This autumn we embarked on a quintessential GTspirit Road Trip from the Croatian city of Dubrovnik to the Austrian capital of Vienna. Our vehicle of choice was an exemplary GT-car; the new Bentley Continental GT V8 S! Over the course of seven days we explored Croatia, Slovenia and Austria and got to know the ins and outs of the new sporty luxury GT.

Our journey started in the incredible Croatian city of Dubrovnik, located directly on the shores of the Adriatic Sea and one of the best preserved medieval walled cities in the world. We spend the night strolling through the narrow streets and alleys of the historical town. Don’t be surprised when you stumble upon a guillotine (see gallery below)! Off-season is actually a great time to explore Dubrovnik as there are fewer cruise ships and in general not so many people around.

Dubrovnik dates back to the 7th century and since the 1970s the old town has been listed as a UNESCO World Heritage Site. Its recent history is dominated by the Balkan war that ravaged large parts of former Yugoslavia in the 90s. Although the old town of Dubrovnik sustained over 600 artillery and mortar rounds it is hard to see any evidence of the war in this part of Croatia. Dubrovnik is built in a similar fashion to Monaco, high up against the rocky shores of the sea and, with that, it gets a unique charm as you navigate your way through narrow streets that connect Dubrovnik with our hotel; Villa Dubrovnik.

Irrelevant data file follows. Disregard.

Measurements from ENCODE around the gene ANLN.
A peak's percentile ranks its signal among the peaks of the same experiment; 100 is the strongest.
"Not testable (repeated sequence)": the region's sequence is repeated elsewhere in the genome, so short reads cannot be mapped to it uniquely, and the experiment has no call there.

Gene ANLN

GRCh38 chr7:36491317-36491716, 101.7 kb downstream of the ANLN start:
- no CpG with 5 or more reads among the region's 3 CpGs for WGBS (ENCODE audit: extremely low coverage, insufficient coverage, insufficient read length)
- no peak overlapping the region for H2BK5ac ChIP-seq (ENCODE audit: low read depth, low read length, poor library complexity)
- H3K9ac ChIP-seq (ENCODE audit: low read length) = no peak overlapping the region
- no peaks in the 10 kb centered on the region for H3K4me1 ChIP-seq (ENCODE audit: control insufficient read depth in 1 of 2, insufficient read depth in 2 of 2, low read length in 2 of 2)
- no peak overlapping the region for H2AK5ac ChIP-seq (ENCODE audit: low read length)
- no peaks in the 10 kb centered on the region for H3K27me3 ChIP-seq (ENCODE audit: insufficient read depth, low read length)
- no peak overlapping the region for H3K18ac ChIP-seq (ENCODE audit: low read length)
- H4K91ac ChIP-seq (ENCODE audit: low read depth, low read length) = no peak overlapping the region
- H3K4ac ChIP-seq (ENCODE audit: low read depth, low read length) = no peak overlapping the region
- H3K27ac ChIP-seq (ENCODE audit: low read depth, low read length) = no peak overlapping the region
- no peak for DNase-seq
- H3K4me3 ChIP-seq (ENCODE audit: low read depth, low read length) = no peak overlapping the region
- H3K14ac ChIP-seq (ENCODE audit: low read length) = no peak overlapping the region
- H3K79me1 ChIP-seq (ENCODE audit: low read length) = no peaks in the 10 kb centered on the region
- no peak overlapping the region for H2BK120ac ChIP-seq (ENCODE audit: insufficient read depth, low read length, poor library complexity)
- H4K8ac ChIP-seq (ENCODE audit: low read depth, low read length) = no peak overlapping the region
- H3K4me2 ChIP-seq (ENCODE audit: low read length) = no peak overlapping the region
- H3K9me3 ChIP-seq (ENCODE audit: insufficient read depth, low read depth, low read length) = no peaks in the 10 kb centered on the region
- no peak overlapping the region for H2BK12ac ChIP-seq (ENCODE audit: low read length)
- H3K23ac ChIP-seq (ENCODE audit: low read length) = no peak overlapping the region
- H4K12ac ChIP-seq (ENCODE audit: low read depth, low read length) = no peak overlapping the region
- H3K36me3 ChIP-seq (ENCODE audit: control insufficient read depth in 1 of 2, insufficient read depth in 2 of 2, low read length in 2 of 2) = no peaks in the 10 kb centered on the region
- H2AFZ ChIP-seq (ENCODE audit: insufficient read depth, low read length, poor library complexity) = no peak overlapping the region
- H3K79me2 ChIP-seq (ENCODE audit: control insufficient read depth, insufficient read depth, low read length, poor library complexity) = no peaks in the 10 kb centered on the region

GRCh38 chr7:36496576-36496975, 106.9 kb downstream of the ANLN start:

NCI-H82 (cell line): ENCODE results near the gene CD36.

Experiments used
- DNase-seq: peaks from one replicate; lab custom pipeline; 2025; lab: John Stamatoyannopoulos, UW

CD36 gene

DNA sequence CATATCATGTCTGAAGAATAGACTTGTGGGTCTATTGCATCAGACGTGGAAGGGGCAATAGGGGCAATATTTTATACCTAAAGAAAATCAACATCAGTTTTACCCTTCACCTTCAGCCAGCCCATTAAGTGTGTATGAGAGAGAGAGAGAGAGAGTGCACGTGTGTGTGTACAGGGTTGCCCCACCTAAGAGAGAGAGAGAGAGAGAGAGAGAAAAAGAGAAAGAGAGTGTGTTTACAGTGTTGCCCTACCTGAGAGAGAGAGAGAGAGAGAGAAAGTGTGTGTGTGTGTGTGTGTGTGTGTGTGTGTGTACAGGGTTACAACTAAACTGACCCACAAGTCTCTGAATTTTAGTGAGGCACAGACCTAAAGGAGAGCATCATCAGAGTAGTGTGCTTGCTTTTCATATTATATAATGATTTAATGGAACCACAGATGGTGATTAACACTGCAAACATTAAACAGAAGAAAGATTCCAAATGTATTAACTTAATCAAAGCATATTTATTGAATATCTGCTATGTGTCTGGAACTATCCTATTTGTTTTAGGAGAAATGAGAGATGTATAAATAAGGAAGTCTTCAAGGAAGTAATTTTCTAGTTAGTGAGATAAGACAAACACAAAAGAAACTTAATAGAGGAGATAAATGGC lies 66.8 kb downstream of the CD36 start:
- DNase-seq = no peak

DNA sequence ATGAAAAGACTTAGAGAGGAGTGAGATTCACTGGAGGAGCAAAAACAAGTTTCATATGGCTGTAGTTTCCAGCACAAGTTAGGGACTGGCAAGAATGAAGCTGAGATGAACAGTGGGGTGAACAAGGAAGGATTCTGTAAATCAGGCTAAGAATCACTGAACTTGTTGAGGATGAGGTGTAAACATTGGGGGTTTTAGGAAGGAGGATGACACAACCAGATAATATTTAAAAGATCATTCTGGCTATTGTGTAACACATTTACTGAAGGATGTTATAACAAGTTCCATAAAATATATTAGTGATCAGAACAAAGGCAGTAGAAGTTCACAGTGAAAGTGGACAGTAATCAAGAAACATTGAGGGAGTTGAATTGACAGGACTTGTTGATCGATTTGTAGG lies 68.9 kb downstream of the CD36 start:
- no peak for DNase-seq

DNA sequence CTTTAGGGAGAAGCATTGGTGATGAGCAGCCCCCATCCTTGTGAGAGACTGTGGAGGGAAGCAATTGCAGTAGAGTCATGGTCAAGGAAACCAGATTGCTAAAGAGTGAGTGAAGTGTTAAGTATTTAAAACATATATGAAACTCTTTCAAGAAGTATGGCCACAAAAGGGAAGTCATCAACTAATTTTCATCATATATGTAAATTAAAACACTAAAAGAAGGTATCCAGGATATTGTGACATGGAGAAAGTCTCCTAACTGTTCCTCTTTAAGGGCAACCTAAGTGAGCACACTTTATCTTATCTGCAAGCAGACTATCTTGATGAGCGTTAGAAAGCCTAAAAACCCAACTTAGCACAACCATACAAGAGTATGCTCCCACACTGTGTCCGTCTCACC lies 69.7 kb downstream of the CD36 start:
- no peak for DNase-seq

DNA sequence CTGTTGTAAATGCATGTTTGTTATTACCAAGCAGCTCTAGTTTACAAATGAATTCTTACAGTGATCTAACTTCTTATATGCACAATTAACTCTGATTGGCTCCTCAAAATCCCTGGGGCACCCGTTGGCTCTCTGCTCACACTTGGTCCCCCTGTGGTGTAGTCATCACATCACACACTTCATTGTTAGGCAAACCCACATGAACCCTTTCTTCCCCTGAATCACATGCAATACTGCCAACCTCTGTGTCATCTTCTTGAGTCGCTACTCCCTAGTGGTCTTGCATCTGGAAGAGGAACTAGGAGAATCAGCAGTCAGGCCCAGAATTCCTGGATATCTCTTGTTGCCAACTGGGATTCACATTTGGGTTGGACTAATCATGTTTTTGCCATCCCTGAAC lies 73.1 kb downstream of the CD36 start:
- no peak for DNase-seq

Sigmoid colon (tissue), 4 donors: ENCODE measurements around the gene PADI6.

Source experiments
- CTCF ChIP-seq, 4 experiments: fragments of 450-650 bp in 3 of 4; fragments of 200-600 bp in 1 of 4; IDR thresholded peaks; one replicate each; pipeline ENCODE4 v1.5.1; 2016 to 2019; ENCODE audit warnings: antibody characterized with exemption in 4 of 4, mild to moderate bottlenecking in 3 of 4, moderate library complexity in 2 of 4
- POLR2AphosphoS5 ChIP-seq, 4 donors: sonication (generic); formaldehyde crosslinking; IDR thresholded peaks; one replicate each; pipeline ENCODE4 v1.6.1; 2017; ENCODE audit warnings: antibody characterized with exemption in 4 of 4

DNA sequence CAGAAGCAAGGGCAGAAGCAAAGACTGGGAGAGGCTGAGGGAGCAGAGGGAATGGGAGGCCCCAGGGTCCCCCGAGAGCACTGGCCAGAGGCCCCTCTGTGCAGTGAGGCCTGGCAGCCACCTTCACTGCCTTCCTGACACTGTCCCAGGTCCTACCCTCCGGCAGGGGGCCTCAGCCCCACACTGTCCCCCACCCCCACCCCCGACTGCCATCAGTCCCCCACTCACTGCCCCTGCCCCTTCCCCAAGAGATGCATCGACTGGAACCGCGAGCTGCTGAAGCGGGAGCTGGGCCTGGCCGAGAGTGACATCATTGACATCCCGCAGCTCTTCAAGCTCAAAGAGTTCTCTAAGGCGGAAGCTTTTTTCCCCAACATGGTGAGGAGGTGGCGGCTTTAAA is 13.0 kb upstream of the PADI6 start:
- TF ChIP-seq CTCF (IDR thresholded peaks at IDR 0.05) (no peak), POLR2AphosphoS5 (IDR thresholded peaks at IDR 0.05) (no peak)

Hotel Villa Dubrovnik

Hotel Villa Dubrovnik

Villa Dubrovnik is prominently positioned on the cliffs above the Dubrovnik’s prestigious St. Jacob precinct. It features 56 modern residences, including 49 rooms and 7 suites, a complete Spa with indoor swimming pool, a lounge area on the rocks directly at the sea, an excellent restaurant and bar. Best of all, it provides free speed boat shuttles to the old town multiple times a day – true James Bond style. After our arrival in the hotel we hit the gym and the pool before taking the shuttle into town. After exploring the old town and some of the suburbs (forgot my iPhone charger…) we walked back to the hotel up the hill, which takes about 15 minutes.